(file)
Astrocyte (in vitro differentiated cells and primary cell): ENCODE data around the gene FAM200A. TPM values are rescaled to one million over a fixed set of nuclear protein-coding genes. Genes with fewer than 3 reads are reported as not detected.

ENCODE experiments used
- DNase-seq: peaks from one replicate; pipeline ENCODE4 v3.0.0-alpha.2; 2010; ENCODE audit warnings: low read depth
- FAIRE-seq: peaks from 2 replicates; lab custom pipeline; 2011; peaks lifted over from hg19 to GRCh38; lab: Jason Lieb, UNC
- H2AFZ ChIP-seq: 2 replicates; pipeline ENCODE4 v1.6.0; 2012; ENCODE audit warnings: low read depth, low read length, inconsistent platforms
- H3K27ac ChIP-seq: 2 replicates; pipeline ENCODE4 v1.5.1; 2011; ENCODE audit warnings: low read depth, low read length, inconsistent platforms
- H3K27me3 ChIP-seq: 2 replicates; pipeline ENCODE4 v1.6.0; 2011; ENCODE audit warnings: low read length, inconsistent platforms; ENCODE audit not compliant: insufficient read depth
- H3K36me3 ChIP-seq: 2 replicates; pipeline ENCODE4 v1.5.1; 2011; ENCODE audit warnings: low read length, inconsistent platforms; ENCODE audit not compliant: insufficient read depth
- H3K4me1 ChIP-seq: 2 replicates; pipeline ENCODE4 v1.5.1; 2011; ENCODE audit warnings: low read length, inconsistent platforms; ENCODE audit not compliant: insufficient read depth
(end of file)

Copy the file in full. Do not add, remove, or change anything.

Astrocyte (in vitro differentiated cells and primary cell): ENCODE data around the gene FAM200A. TPM values are rescaled to one million over a fixed set of nuclear protein-coding genes. Genes with fewer than 3 reads are reported as not detected.

ENCODE experiments used
- DNase-seq: peaks from one replicate; pipeline ENCODE4 v3.0.0-alpha.2; 2010; ENCODE audit warnings: low read depth
- FAIRE-seq: peaks from 2 replicates; lab custom pipeline; 2011; peaks lifted over from hg19 to GRCh38; lab: Jason Lieb, UNC
- H2AFZ ChIP-seq: 2 replicates; pipeline ENCODE4 v1.6.0; 2012; ENCODE audit warnings: low read depth, low read length, inconsistent platforms
- H3K27ac ChIP-seq: 2 replicates; pipeline ENCODE4 v1.5.1; 2011; ENCODE audit warnings: low read depth, low read length, inconsistent platforms
- H3K27me3 ChIP-seq: 2 replicates; pipeline ENCODE4 v1.6.0; 2011; ENCODE audit warnings: low read length, inconsistent platforms; ENCODE audit not compliant: insufficient read depth
- H3K36me3 ChIP-seq: 2 replicates; pipeline ENCODE4 v1.5.1; 2011; ENCODE audit warnings: low read length, inconsistent platforms; ENCODE audit not compliant: insufficient read depth
- H3K4me1 ChIP-seq: 2 replicates; pipeline ENCODE4 v1.5.1; 2011; ENCODE audit warnings: low read length, inconsistent platforms; ENCODE audit not compliant: insufficient read depth